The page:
Unsurprisingly, the ACLU has jumped into the controversy over the Obama administration’s announced intent to bring in an additional 10,000 Syrian refugees in the current fiscal year. The issue has arisen in Indiana where Governor Mike Pence has asked the administration not to send any of the new Syrian refugees to the state.

The ACLU has filed its suit against the governor on behalf of Exodus Refugee Immigration, Inc. According to a local Indiana news outlet, WNDU.com, the organization is “a nonprofit corporation that receives federal money through the state’s Office of Refugee Programs … to assist in resettlement of federally approved and screened refugees.” Thus, they have a financial stake in receiving an additional flow of refugees to settle in the state.

The ACLU argues that the state has no right to limit the settlement of refugees in the state. According to a spokesperson for the ACLU, “He does not have the power to pick and choose between which lawfully admitted refugees he is willing to accept. Singling out Syrian refugees for exclusion from Indiana is not only ethically wrong, it is unconstitutional. Period.”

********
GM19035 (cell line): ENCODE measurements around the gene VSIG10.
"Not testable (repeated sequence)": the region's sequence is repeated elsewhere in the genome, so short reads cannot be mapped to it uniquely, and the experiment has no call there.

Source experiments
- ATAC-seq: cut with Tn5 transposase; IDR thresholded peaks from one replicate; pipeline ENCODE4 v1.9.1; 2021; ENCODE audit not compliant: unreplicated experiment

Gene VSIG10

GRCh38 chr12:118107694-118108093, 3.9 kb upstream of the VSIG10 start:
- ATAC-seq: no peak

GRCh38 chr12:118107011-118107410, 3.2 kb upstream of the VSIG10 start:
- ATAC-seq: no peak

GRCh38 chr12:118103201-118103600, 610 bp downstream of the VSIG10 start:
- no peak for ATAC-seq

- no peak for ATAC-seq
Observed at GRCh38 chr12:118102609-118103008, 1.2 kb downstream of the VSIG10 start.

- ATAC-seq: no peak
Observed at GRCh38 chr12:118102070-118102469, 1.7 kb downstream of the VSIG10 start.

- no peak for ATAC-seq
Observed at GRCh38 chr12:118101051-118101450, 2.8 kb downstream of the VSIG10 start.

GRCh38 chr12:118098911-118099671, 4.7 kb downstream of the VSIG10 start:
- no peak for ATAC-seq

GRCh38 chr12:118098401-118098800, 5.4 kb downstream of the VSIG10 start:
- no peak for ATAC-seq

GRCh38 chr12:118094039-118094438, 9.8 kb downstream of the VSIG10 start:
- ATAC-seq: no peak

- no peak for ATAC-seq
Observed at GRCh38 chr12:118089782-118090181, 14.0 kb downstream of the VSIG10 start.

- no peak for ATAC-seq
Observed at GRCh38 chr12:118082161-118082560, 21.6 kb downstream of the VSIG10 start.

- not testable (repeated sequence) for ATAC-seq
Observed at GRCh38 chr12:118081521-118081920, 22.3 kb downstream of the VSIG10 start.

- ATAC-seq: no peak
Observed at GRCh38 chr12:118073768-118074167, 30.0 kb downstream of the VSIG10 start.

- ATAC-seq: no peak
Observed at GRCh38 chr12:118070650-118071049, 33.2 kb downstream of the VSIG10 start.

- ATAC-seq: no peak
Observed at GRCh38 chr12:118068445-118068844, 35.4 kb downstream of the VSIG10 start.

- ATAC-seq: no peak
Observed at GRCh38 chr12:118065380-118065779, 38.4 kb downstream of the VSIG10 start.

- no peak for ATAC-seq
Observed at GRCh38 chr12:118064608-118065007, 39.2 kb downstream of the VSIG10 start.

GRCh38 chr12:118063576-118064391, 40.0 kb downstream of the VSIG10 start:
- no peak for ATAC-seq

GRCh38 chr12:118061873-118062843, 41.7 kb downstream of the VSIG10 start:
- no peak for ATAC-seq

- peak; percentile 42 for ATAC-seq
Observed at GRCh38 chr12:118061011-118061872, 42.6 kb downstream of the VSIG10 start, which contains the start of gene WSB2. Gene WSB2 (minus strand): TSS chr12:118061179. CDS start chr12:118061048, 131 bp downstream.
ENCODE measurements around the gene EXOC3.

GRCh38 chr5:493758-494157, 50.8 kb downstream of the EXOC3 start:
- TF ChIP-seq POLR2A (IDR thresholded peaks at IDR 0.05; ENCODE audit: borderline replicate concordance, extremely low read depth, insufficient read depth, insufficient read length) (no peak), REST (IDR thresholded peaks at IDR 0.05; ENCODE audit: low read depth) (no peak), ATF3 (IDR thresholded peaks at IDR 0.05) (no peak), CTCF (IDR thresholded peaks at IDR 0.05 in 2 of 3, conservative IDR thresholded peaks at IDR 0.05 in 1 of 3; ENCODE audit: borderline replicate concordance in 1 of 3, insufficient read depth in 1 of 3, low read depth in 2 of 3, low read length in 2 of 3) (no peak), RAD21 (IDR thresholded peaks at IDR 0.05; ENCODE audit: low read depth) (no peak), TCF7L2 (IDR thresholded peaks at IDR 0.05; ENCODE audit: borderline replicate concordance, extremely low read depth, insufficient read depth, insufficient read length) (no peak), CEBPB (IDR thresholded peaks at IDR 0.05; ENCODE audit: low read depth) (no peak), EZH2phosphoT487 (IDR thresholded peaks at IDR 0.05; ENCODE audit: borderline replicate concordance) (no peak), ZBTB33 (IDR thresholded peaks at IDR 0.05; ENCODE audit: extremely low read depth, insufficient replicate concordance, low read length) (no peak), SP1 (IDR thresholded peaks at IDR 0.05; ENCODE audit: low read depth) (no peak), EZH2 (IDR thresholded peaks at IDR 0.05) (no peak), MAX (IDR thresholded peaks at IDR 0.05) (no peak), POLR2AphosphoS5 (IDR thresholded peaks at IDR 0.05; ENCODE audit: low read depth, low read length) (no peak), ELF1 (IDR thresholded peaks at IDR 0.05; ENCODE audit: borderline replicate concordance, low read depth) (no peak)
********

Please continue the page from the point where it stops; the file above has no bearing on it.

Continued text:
This lawsuit will likely bring into focus the issue of whether there is, in fact, a requirement for the government to adjust its refugee resettlement program to take into consideration the concerns of the state governments, as provided for in the law. Can a state government limit refugee resettlement on the basis of public concerns over terrorism or over the fiscal costs or the impact on the community school systems? Or, is the consultation with state governments only window dressing?

This issue of the role of state governments in the refugee resettlement process is only one of the issues currently highlighted by the surge of Middle Easterners fleeing fighting. The other is whether the federal legislative branch has the ability to place limits on the executive branch’s plans for admitting refugees without resorting to showdown over funding for the program. Once again the battle lines are drawn between an imperial president and a legislative branch focused on checking the president’s overreach. But past performance is no guarantee of future failure.